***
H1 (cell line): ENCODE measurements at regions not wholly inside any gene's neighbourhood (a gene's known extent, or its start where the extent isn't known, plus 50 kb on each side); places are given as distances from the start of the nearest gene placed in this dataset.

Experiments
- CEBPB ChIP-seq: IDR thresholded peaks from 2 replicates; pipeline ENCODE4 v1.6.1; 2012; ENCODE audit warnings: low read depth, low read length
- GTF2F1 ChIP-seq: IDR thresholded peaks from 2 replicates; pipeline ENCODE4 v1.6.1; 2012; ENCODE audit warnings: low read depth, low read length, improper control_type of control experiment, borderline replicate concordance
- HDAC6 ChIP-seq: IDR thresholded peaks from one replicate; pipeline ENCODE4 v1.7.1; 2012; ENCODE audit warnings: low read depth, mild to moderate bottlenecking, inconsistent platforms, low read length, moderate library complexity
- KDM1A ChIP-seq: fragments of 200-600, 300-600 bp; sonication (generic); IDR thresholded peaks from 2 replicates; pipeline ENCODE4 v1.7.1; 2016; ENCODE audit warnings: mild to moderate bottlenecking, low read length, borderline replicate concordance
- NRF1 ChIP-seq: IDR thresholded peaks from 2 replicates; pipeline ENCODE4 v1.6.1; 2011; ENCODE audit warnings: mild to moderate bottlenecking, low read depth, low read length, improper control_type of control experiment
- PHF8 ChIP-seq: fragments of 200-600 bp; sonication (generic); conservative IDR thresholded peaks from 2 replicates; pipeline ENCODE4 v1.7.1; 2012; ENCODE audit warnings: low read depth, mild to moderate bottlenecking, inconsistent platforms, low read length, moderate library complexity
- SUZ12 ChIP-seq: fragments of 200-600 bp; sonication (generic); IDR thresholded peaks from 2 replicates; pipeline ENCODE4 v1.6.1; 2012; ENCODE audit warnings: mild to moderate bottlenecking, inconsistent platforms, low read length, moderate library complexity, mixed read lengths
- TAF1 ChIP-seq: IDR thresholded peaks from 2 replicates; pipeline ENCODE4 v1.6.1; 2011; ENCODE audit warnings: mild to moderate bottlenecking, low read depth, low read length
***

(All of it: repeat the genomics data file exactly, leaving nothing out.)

H1 (cell line): ENCODE measurements at regions not wholly inside any gene's neighbourhood (a gene's known extent, or its start where the extent isn't known, plus 50 kb on each side); places are given as distances from the start of the nearest gene placed in this dataset.

Experiments
- CEBPB ChIP-seq: IDR thresholded peaks from 2 replicates; pipeline ENCODE4 v1.6.1; 2012; ENCODE audit warnings: low read depth, low read length
- GTF2F1 ChIP-seq: IDR thresholded peaks from 2 replicates; pipeline ENCODE4 v1.6.1; 2012; ENCODE audit warnings: low read depth, low read length, improper control_type of control experiment, borderline replicate concordance
- HDAC6 ChIP-seq: IDR thresholded peaks from one replicate; pipeline ENCODE4 v1.7.1; 2012; ENCODE audit warnings: low read depth, mild to moderate bottlenecking, inconsistent platforms, low read length, moderate library complexity
- KDM1A ChIP-seq: fragments of 200-600, 300-600 bp; sonication (generic); IDR thresholded peaks from 2 replicates; pipeline ENCODE4 v1.7.1; 2016; ENCODE audit warnings: mild to moderate bottlenecking, low read length, borderline replicate concordance
- NRF1 ChIP-seq: IDR thresholded peaks from 2 replicates; pipeline ENCODE4 v1.6.1; 2011; ENCODE audit warnings: mild to moderate bottlenecking, low read depth, low read length, improper control_type of control experiment
- PHF8 ChIP-seq: fragments of 200-600 bp; sonication (generic); conservative IDR thresholded peaks from 2 replicates; pipeline ENCODE4 v1.7.1; 2012; ENCODE audit warnings: low read depth, mild to moderate bottlenecking, inconsistent platforms, low read length, moderate library complexity
- SUZ12 ChIP-seq: fragments of 200-600 bp; sonication (generic); IDR thresholded peaks from 2 replicates; pipeline ENCODE4 v1.6.1; 2012; ENCODE audit warnings: mild to moderate bottlenecking, inconsistent platforms, low read length, moderate library complexity, mixed read lengths
- TAF1 ChIP-seq: IDR thresholded peaks from 2 replicates; pipeline ENCODE4 v1.6.1; 2011; ENCODE audit warnings: mild to moderate bottlenecking, low read depth, low read length